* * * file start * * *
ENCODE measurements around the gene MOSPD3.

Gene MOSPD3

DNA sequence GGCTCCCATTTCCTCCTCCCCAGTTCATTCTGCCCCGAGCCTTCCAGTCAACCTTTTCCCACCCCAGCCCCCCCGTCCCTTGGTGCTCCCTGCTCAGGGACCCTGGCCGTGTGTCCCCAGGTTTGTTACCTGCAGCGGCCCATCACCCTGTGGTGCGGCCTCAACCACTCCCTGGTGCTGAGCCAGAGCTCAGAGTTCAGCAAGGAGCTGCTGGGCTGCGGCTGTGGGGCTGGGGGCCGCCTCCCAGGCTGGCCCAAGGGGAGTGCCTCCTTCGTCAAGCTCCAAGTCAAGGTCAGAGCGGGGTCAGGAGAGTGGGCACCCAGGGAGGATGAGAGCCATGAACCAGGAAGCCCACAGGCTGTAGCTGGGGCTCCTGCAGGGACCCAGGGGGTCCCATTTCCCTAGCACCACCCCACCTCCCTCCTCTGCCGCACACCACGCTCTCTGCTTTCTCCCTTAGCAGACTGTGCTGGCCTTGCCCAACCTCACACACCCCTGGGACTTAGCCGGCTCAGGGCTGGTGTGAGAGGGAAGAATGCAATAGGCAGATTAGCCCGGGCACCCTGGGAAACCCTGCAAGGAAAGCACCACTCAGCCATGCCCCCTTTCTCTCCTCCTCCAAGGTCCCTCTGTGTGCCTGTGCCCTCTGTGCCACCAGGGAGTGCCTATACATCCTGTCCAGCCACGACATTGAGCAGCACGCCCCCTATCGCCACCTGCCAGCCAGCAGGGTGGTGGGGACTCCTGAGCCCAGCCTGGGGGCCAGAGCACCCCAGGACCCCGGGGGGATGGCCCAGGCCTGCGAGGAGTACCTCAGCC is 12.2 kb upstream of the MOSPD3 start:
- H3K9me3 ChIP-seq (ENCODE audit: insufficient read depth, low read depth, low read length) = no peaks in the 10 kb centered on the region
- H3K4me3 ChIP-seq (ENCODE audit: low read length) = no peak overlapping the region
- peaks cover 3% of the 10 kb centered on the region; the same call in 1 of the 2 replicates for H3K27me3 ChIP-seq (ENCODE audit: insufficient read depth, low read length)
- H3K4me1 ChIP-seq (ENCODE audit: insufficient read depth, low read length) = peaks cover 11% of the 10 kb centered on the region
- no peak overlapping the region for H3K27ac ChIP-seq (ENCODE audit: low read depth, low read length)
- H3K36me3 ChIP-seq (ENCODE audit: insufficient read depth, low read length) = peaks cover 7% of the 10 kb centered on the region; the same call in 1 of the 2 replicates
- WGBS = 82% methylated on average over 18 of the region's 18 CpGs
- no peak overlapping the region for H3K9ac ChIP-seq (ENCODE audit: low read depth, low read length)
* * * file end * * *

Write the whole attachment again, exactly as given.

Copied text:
ENCODE measurements around the gene MOSPD3.

Gene MOSPD3

DNA sequence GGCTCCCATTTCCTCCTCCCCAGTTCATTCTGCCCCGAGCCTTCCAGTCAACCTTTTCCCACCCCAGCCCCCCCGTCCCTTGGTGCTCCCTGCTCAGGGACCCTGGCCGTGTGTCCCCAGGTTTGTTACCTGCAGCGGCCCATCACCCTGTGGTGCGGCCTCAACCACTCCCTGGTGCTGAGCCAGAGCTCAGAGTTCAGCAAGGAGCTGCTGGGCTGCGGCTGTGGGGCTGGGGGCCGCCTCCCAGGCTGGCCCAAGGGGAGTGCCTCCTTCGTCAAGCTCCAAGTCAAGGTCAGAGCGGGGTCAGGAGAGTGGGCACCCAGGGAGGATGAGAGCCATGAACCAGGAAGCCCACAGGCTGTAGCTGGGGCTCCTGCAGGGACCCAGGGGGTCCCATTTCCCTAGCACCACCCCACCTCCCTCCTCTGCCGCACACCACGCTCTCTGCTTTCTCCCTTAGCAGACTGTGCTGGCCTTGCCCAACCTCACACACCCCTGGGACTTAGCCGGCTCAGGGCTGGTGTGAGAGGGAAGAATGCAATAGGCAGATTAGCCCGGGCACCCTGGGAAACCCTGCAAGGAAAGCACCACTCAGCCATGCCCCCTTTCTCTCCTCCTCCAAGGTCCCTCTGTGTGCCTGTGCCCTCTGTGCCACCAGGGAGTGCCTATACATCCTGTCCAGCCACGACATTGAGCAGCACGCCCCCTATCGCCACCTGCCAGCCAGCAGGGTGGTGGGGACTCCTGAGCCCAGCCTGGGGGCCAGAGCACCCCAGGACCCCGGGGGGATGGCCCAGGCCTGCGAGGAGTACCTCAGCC is 12.2 kb upstream of the MOSPD3 start:
- H3K9me3 ChIP-seq (ENCODE audit: insufficient read depth, low read depth, low read length) = no peaks in the 10 kb centered on the region
- H3K4me3 ChIP-seq (ENCODE audit: low read length) = no peak overlapping the region
- peaks cover 3% of the 10 kb centered on the region; the same call in 1 of the 2 replicates for H3K27me3 ChIP-seq (ENCODE audit: insufficient read depth, low read length)
- H3K4me1 ChIP-seq (ENCODE audit: insufficient read depth, low read length) = peaks cover 11% of the 10 kb centered on the region
- no peak overlapping the region for H3K27ac ChIP-seq (ENCODE audit: low read depth, low read length)
- H3K36me3 ChIP-seq (ENCODE audit: insufficient read depth, low read length) = peaks cover 7% of the 10 kb centered on the region; the same call in 1 of the 2 replicates
- WGBS = 82% methylated on average over 18 of the region's 18 CpGs
- no peak overlapping the region for H3K9ac ChIP-seq (ENCODE audit: low read depth, low read length)